Triage was set up at the Warren Theatre. Splitt was particularly moved by the story of three Moore Medical staff members who stayed with a patient in labor and protected her during the tornado.
“They held hands and they prayed. The louder the storm got the louder their conversation with God became,” he said. “They said they heard a loud, high pitched noise and suddenly the door to the suite swings open and it pushes out the wall to that room.”
He said they closed their eyes and when they opened them again they could see outside to Warren Theatre.
“Their courage and caring was evident but also evident was God’s hand,” Splitt said.
Moore resident Kelly Wells is the Norman Regional Health System’s manager of corporate communications. Wells had spoken to her husband that day and knew he had picked up their children from Broadmoore Elementary and that her family was safe. But Wells did not know if her home, which was near the path of the storm, was safe.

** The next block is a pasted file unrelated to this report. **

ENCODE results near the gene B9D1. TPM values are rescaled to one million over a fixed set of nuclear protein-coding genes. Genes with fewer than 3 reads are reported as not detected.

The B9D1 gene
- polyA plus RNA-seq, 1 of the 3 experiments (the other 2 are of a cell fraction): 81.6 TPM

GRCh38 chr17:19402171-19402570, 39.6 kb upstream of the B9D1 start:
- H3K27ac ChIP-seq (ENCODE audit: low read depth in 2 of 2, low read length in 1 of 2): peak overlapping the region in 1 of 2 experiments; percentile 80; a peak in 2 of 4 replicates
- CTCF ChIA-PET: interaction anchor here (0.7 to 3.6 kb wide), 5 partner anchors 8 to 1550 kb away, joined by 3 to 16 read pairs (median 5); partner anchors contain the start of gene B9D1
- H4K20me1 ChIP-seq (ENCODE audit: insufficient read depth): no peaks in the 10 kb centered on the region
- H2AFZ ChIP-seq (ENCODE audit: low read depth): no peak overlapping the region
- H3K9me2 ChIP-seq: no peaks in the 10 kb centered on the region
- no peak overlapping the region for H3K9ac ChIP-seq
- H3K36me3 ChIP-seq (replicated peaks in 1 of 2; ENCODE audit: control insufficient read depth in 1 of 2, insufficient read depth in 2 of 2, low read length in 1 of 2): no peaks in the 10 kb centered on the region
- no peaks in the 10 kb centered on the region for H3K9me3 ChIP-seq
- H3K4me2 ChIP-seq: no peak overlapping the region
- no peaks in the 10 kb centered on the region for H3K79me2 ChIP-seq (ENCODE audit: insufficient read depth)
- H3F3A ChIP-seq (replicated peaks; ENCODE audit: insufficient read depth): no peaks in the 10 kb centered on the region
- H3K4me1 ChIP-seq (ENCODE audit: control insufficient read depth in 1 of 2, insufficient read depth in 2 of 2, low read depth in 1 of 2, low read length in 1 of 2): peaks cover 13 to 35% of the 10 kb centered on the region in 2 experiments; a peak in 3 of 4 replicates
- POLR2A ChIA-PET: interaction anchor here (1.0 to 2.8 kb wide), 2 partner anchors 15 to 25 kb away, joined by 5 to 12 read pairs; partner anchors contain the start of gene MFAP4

She had no time to think about her house, however, as the leadership team at the command center went into action coordinating communication and response efforts. Wells said preparations were under way to deal with the aftermath even as the tornado approached.
“We got the Code Black, the alert we get, that we needed to set up a command post,” Wells said.
Shane Cohea, the health system’s emergency coordinator, was working closely with someone with the weather service who warned that MMC could take a direct hit, Wells said.
“You have no control over the situation and you’re just hoping for the best,” Wells said. “As they started talking about all the schools, it starts really hitting home. For me, the sadness started setting in, but you realize you have to get ready because at that point you realize you’re going to be getting people.”